Renzi steps in to thwart Italian coalition deal
New election looms after former PM knocks partnership with populist Five Star Movement
Matteo Renzi, then Democratic Party (PD) leader, waves during the party’s final rally, in Florence, ahead of the March 4th general election. Photograph: Alessandro Bianchi/Reuters
But this week Italy’s former prime minister lunged back into the limelight, despite having given up the PD’s leadership in the interim.
His mission, which party insiders say he is on the cusp of achieving, is to prevent the one remaining political configuration most likely to give Italy a government in the wake of the tumultuous vote in March – a tie-up between the PD and the anti-establishment Five Star Movement.
“The Koreas are speaking to each other ... so I think Five Star and the PD can too,” Renzi quipped in a television interview. But he added, referring to Luigi Di Maio, whose Five Star forces topped the poll in March with 32 per cent, “I could not give my vote of confidence to a Di Maio government.”
As a PD party conclave gathers to give a formal thumbs up or thumbs down to negotiations with Five Star, the chances of a new election to break the deadlock have risen sharply – an outcome that could further increase uncertainty and tension in the euro zone’s third-biggest economy.
The political confusion that has reigned as Italy’s establishment has struggled to respond to an insurgent electoral wave has deepened concern about the country’s sluggish growth, high debt and weak banking system.
“There are only small possibilities left to reach a deal,” said Sofia Ventura, a professor of political science at the University of Bologna. “At this point we can say that early elections are increasingly probable.”
Five Star has been the sworn enemy of the PD, and of Renzi personally for the past five years, accusing the 43-year-old Florentine of leading an ineffective government that served the interests of big business and European bureaucrats.
But, since formal consultations on a new government began a month ago, the 31-year-old Di Maio has failed to close a deal with the far-right League (formerly Northern League), the other populist party that staged a big advance in the vote.
That immediately switched attention to a possible Five Star-PD coalition.
Some PD members believe that only by agreeing such a pact and remaining in government can they avoid the kind of tumble into irrelevance suffered by the French Socialists, whose candidate, Benoît Hamon, scored only 6 per cent in last year’s presidential contest.
Although the PD is still Italy’s second-biggest electoral force, scoring 18.7 per cent of the vote in March, its vote has plummeted since the 2014 European elections in which it won 41 per cent.
By the start of this week, the prospect of Five Star-PD negotiations was real enough to trigger Renzi’s intervention, which could put any such tie-up off the agenda.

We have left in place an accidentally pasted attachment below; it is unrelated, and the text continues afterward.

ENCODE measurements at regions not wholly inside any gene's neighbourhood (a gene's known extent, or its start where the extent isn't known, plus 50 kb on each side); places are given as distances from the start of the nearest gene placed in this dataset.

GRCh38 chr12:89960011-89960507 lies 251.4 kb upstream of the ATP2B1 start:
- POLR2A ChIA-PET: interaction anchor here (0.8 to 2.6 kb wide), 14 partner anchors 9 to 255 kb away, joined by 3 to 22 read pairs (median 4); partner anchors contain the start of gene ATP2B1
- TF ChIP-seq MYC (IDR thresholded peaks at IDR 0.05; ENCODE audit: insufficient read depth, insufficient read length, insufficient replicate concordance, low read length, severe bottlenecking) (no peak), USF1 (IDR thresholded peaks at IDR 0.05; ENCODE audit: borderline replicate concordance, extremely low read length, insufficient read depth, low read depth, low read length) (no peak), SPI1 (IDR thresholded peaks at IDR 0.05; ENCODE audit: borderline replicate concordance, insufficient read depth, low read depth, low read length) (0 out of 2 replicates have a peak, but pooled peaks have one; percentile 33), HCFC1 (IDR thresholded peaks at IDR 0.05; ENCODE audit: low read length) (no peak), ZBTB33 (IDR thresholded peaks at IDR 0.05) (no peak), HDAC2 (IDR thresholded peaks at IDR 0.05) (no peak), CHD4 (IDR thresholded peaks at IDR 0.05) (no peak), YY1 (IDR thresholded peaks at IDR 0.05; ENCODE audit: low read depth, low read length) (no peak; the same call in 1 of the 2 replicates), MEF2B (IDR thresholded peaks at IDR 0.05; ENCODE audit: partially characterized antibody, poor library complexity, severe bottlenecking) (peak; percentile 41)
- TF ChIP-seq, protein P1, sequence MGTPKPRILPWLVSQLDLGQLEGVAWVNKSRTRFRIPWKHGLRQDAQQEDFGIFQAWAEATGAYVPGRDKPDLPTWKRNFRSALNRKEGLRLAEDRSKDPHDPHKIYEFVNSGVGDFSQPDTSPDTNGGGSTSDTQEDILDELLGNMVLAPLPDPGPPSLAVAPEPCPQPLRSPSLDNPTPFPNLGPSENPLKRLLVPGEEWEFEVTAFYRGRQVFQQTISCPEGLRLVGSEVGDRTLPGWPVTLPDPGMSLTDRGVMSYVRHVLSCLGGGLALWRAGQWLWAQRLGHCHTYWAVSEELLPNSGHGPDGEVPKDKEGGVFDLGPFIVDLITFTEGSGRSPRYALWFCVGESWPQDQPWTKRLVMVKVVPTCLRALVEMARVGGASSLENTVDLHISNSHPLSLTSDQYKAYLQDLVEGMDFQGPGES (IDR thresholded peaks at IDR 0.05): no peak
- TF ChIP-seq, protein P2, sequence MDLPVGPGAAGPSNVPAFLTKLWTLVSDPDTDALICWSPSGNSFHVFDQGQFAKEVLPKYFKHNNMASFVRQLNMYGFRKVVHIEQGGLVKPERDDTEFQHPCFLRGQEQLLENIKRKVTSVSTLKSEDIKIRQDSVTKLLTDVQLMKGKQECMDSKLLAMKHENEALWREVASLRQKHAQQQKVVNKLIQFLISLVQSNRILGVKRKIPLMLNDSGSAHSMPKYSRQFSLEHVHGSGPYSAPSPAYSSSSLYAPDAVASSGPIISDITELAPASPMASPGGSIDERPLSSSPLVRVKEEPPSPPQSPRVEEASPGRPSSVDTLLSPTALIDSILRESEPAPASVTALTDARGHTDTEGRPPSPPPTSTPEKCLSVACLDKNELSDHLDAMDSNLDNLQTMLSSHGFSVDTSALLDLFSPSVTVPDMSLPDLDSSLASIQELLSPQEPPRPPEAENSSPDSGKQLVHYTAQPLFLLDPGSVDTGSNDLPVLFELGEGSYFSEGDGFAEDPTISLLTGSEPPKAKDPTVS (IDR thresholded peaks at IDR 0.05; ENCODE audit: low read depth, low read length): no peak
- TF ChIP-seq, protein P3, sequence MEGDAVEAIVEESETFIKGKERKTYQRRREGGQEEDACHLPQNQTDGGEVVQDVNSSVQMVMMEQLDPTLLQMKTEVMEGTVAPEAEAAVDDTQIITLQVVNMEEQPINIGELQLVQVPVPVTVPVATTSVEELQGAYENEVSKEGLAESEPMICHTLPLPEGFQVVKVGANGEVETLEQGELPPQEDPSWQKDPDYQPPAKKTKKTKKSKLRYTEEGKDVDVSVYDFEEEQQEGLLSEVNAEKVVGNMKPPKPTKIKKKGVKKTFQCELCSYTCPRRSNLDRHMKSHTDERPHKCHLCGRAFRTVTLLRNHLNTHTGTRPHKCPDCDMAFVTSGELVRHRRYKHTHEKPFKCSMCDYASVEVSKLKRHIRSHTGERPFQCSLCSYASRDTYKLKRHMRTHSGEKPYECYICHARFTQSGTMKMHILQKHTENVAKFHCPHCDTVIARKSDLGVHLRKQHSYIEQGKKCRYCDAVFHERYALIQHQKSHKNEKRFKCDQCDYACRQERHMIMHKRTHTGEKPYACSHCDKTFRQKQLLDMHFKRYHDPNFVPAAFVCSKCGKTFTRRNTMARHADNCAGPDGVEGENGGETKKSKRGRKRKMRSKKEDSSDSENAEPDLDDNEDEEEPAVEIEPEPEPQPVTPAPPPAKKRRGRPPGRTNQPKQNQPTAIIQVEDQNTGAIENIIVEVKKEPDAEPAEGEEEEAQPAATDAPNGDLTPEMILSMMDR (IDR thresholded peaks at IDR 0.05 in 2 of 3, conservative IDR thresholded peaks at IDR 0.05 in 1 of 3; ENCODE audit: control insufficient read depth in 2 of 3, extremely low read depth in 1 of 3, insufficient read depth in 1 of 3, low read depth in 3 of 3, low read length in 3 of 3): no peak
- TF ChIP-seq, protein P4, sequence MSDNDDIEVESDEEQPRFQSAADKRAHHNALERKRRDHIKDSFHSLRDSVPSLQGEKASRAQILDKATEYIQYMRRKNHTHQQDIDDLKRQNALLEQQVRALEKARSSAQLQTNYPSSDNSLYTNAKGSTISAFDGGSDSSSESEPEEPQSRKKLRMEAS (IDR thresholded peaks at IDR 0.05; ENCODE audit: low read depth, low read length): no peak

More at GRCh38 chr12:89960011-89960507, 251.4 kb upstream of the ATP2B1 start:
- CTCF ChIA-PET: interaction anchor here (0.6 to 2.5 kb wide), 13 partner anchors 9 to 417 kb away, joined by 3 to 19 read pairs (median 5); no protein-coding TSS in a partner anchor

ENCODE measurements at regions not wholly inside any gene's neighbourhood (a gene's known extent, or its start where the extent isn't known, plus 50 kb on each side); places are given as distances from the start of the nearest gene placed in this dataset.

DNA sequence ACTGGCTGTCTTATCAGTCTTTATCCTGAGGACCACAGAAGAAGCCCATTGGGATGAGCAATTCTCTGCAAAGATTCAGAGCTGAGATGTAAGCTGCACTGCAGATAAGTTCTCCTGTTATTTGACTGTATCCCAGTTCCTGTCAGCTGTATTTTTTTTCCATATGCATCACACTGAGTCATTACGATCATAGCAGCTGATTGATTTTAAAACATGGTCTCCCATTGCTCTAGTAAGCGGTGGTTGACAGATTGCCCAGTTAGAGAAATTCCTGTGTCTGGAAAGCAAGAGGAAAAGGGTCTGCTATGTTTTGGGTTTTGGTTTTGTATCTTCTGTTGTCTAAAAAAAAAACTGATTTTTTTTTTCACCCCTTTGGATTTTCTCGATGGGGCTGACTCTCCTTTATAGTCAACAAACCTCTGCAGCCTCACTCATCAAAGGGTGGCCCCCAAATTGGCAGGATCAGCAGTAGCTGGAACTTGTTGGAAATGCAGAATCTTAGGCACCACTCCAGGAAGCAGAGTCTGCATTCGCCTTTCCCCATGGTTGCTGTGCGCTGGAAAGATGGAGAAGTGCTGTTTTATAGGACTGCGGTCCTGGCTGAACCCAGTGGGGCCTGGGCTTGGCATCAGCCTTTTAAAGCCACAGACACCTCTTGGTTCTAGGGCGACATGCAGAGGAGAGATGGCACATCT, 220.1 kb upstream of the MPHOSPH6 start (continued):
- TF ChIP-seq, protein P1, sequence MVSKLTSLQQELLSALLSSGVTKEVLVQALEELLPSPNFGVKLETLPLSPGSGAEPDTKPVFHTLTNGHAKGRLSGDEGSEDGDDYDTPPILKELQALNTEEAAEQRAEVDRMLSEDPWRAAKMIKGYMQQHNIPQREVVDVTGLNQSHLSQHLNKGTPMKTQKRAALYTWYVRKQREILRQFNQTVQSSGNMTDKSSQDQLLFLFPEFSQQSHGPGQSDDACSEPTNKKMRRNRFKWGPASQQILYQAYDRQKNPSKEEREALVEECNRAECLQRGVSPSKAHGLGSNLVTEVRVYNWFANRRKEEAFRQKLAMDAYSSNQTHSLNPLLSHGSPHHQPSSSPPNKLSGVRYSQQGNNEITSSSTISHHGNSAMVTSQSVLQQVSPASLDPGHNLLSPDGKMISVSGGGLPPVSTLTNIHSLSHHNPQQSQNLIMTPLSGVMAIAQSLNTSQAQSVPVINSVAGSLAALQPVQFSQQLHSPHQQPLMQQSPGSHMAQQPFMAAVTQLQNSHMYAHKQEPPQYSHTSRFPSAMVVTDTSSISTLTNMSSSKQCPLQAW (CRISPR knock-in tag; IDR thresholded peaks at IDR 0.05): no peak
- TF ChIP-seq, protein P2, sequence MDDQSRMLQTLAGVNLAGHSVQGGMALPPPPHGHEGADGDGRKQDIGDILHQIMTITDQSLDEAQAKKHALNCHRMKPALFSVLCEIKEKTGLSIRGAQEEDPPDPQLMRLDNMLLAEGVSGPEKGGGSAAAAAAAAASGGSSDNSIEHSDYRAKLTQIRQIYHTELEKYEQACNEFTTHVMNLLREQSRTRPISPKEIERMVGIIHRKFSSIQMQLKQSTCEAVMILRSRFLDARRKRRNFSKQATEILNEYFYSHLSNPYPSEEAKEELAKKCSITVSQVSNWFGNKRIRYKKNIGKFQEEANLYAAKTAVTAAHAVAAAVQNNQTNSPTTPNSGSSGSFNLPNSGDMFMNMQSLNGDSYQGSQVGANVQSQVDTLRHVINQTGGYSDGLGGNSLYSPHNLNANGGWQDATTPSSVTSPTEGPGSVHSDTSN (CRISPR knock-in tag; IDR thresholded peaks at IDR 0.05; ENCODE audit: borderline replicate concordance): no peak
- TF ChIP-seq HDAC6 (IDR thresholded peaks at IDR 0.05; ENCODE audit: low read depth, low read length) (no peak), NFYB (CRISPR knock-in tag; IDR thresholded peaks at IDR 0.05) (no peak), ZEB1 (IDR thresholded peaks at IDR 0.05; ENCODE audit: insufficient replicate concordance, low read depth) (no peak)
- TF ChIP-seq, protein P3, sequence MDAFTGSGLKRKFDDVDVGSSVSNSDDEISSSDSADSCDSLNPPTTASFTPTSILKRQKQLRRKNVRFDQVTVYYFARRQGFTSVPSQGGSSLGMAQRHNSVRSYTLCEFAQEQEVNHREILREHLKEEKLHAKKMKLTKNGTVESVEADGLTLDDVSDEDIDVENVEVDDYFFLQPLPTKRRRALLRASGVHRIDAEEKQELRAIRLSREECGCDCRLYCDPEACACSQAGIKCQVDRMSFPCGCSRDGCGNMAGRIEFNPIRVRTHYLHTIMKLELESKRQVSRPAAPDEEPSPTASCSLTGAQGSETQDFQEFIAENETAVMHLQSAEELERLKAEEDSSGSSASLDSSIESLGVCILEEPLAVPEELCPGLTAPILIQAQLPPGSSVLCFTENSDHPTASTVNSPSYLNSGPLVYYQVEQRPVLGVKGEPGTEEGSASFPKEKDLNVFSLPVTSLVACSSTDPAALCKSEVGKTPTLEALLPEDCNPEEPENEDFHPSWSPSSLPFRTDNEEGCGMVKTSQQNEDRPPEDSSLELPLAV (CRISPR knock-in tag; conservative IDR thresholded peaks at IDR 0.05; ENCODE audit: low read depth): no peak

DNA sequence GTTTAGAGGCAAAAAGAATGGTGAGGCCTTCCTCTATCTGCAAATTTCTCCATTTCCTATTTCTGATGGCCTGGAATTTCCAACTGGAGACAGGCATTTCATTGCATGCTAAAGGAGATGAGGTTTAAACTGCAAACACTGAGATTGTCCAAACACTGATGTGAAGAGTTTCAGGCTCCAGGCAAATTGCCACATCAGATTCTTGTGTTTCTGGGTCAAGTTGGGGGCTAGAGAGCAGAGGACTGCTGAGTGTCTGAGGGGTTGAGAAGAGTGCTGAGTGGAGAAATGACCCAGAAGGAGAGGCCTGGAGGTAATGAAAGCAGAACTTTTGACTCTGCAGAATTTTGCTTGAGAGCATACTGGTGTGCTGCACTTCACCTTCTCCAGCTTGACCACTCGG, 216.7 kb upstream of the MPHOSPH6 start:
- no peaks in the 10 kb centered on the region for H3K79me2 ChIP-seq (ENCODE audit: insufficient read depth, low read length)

The former prime minister retains a heavy following among PD rank-and-file MPs and his rejection of any horse-trading with Di Maio appears to have swayed opinion.
“The outcome seems to be set – the PD and Five Star dialogue is already over before it started,” says Flavio Arzarello, a senior policy analyst at Reti, a public affairs consultancy in Rome.
Dario Franceschini, the culture minister who is championing a negotiation with Five Star, was incensed. “Renzi has been transformed into Mister No, deserting any collegial discussion and undoing everything his party has tried to build”,” he wrote on Twitter.
Di Maio also reacted angrily in a video message. “Instead of apologising to Italians for all the damage done by his government, [Renzi] attacked me and Five Star, shutting the door on any kind of agreement,” he said.
As the PD leadership met on Thursday to consider the situation, Sergio Mattarella, Italy’s president, was expected to make his next move to shepherd a government into existence as early as Friday.
One possibility would be to offer Matteo Salvini, the League’s leader, a chance to try to cobble together a government instead. Another would be to propose a national unity government led by a technocrat, an outcome that insurgent parties could find hard to stomach.
After that, the only remaining alternative would be new elections, probably in the autumn or early 2019.
Investors and policymakers will be left to ponder whether it will be better for Italy to have no government or a populist-led government. But for Renzi and his allies, however, a deal with Five Star was never a palatable option, no matter the alternative.
“We are a centre-left party; they are post ideological and want to cancel the left. They demonised our politics and our leaders, and lynched us in the media,” said Alessia Morani, a PD lawmaker opposed to an accord with Di Maio.
“The difference is almost anthropological”. – Copyright The Financial Times Limited 2018